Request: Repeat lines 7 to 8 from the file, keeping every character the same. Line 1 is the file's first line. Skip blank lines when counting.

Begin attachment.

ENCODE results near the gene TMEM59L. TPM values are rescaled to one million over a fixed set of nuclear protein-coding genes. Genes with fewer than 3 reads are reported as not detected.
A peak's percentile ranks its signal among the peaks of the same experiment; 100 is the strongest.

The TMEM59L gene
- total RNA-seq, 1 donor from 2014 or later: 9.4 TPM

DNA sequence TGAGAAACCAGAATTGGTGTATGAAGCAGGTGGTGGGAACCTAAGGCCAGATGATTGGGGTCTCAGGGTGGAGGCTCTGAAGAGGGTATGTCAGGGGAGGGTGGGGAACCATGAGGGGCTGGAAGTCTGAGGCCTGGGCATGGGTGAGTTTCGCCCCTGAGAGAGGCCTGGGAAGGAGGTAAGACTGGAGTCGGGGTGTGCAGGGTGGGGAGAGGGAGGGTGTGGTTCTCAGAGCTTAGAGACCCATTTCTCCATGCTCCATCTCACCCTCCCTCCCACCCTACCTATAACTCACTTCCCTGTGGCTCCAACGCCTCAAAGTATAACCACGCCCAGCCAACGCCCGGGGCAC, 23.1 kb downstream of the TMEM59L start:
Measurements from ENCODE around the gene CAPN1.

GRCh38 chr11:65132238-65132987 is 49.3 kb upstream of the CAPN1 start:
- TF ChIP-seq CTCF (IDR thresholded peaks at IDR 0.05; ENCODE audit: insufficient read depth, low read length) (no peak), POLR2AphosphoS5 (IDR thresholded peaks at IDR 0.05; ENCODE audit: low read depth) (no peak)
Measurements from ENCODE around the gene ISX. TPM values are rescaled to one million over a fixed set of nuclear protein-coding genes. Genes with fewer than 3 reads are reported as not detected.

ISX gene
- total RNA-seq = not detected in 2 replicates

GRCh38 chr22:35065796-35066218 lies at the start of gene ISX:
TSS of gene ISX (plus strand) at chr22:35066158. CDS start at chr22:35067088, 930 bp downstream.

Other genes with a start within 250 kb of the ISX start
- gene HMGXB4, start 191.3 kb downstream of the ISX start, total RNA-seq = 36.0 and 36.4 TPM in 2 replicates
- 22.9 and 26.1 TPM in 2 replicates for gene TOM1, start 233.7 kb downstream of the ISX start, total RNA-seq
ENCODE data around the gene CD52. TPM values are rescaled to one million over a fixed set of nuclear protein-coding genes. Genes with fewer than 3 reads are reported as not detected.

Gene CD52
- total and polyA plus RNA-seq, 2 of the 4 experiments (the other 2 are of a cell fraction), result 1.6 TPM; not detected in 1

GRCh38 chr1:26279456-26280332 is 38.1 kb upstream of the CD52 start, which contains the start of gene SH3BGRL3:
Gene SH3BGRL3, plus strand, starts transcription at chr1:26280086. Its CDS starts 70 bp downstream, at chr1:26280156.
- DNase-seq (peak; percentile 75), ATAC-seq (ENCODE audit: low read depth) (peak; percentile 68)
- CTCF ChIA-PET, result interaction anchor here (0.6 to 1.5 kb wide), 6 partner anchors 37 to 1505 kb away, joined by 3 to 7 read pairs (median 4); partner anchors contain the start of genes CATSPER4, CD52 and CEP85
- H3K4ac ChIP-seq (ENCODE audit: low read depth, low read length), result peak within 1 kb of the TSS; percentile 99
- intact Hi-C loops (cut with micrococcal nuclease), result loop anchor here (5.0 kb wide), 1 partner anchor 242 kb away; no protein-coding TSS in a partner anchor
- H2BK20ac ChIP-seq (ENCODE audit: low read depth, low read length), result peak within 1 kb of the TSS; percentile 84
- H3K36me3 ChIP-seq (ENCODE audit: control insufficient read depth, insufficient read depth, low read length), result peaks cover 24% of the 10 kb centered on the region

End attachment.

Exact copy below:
GRCh38 chr11:65132238-65132987 is 49.3 kb upstream of the CAPN1 start:
- TF ChIP-seq CTCF (IDR thresholded peaks at IDR 0.05; ENCODE audit: insufficient read depth, low read length) (no peak), POLR2AphosphoS5 (IDR thresholded peaks at IDR 0.05; ENCODE audit: low read depth) (no peak)